Though you might spend a significant amount of time with each other, especially if you live together, respecting the right to privacy is essential in a healthy relationship. "Respecting each other's privacy is a sign of love, trust, and consideration; the opposite is a surefire way to cause a fight in the relationship," Cheyenne Bostock explains. "When privacy is violated for whatever reason, it lowers the trust and makes the other person feel unsafe. Causing them to want to retreat and find refuge, anywhere but near you. If there's an issue that you want to address with your significant other, go directly to the source to get the information."


Creating a space in which both parties feel comfortable and able to open up is important to have a healthy relationship. But it's also important when it comes to disagreements and bringing up potential issues. You want your partner to be able to trust you so they don't feel attacked any time you bring up issues but also feel comfortable enough to share their perspective. There's also a matter of keeping some parts of your relationship private. If you routinely run to friends, family, or coworkers about potential issues before going to your partner, they may feel less inclined to discuss problems with you for fear it'll be leaked to other people.

Be clear with your words

A lot of confusing and overwhelming emotions can arise when bringing up an issue. But it's important to stay on task and on topic. "Talking about relationship issues can be draining, overwhelming, and downright stressful, and it's counterproductive to engage in an endless conversation about problems that have no resolution," Cheyenne Bostock offers. Going off your main point and bringing up a ton of unrelated or different issues can also make your partner feel piled on. They may feel attacked and get more defensive, leading to the main issue not getting addressed or solved.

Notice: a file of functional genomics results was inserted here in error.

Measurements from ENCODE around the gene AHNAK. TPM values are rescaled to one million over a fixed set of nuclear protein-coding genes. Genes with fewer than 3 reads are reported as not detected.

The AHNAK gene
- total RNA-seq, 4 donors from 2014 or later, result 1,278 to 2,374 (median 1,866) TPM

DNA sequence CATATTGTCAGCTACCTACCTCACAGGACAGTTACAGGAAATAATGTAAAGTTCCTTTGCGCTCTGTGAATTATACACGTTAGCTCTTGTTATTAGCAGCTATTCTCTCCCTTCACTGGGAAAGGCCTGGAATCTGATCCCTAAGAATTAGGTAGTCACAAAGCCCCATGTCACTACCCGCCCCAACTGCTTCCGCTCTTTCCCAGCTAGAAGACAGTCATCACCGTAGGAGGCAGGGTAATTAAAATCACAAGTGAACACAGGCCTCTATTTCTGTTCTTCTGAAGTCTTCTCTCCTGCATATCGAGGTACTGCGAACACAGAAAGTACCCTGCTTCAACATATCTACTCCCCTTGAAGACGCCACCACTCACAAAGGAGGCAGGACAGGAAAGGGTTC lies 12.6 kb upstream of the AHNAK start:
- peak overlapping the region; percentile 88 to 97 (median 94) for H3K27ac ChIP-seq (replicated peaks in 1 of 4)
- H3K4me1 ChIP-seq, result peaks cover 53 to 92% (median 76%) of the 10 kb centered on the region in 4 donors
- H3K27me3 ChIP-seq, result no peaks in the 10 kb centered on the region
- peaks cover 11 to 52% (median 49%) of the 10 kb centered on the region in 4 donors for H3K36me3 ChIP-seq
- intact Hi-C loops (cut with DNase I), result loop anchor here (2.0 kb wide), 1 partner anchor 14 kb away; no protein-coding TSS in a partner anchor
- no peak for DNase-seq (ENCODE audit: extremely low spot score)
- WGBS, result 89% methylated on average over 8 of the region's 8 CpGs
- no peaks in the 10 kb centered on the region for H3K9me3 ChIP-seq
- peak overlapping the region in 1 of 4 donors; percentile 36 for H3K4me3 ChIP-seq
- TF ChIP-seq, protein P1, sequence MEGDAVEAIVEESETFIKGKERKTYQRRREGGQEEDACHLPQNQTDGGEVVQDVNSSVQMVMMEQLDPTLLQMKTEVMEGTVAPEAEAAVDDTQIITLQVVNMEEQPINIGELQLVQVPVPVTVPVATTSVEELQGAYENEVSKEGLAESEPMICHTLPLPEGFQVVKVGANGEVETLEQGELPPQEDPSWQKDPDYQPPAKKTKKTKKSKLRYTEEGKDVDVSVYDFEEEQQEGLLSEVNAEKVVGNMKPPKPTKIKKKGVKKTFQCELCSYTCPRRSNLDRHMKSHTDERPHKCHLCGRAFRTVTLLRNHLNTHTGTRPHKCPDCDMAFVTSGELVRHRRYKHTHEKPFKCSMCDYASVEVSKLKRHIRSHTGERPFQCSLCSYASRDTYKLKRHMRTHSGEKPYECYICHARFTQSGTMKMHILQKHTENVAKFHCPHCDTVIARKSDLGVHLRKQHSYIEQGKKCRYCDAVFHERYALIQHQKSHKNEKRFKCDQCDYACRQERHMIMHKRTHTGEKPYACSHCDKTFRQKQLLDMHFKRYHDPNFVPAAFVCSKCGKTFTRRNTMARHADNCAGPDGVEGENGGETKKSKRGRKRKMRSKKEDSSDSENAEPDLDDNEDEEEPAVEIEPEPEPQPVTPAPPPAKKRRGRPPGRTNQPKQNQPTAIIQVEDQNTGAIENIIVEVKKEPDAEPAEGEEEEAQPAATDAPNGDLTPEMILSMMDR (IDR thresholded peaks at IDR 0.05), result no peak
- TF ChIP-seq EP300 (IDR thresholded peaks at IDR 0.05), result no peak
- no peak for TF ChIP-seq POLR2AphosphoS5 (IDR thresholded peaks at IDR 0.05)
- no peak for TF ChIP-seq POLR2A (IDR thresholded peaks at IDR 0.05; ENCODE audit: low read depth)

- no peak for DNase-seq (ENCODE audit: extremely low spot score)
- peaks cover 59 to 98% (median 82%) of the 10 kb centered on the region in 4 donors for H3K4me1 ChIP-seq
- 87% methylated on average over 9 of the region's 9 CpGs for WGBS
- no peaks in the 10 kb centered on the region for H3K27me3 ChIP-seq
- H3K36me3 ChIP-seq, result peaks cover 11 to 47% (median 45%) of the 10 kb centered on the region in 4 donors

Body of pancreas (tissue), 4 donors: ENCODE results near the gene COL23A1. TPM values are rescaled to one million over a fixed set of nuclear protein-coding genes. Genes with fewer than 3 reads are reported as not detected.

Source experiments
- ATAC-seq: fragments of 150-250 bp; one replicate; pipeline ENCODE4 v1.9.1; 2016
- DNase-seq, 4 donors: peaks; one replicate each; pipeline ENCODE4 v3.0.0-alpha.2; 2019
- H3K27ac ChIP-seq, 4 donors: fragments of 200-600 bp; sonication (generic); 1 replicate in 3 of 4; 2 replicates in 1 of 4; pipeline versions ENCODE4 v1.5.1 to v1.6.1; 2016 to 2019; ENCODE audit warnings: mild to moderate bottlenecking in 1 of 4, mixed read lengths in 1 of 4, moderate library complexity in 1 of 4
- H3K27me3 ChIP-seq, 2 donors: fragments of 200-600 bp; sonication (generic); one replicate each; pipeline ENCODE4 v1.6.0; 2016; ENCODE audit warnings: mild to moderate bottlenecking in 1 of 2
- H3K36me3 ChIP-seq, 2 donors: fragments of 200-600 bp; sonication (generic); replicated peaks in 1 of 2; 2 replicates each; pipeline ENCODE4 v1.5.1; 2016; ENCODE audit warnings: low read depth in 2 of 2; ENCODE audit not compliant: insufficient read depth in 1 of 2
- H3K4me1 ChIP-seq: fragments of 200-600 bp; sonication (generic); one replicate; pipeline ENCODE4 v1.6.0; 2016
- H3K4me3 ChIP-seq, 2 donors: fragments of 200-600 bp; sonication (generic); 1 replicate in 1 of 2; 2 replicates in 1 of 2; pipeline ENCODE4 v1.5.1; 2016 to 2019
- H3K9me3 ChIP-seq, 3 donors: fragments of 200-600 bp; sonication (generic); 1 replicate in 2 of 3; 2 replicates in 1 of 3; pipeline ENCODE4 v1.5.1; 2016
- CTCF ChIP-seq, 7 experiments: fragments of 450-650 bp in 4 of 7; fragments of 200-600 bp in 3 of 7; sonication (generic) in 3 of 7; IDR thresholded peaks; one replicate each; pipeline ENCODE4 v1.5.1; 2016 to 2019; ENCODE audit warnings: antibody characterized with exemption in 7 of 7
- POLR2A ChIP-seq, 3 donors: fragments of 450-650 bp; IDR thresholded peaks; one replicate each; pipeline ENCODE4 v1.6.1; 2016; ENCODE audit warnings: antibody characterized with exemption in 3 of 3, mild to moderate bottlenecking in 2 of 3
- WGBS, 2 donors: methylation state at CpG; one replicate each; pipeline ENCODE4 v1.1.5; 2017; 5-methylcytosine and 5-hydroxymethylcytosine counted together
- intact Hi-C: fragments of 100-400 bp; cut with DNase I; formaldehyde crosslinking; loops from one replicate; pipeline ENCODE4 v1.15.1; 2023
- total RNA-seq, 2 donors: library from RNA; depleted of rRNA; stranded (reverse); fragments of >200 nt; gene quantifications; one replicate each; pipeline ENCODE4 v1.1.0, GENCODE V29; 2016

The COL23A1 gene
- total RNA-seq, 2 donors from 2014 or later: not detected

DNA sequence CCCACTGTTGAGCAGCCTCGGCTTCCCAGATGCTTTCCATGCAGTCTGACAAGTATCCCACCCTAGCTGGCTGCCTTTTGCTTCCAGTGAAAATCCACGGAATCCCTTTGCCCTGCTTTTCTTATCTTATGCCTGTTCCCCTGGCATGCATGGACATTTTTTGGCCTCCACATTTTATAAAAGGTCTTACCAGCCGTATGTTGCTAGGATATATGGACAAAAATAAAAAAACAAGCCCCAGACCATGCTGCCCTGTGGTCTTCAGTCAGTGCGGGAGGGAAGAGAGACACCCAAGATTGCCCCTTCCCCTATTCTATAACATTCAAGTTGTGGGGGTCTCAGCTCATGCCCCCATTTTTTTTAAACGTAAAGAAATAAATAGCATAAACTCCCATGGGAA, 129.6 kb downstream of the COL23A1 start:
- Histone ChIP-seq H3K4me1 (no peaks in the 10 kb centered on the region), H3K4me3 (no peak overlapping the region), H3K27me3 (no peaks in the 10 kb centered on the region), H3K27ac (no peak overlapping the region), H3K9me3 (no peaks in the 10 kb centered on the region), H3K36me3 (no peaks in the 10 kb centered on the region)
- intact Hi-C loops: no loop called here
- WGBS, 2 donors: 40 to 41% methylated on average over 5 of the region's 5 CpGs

But Bostock has a tip for staying more focused on the important issues. "To avoid talking in circles for hours on end, make a list of the points you want to address and get right to them. Once you've communicated the points, give them a chance to respond. Once you've come to a resolution, conclude the discussion for the day." Following this simple process can ensure you get right to the problem that was originally bothering you. Any other issues can be discussed at a separate time.

Avoid talking during work hours

When there's a major issue that needs to be addressed, it can feel overwhelming and all-consuming. And as difficult as it may be to put the discussion off, waiting is probably for the best. "Life can be challenging, especially when balancing work, relationships, and family," explains Cheyenne Bostock. "Finding the right time to have an important conversation with your significant other is key to making the most progress. The best time to talk to your significant other will be when their mind is clear and their emotions are present. Preferably during a time during off hours where you can have their undivided attention."


During the day, most people find themselves focused on work and getting through tasks before the workday ends. Trying to fit an important discussion while also trying to work will only lead to having half of their attention. It can lead to them not having their focus on work, which can put more stress on their job. But it also means they're not giving the issue the proper amount of attention either. Plus, having a serious conversation through text or on the phone is rarely a good idea. Instead, set aside the time to talk in person when there is nothing else vying for either of your attentions.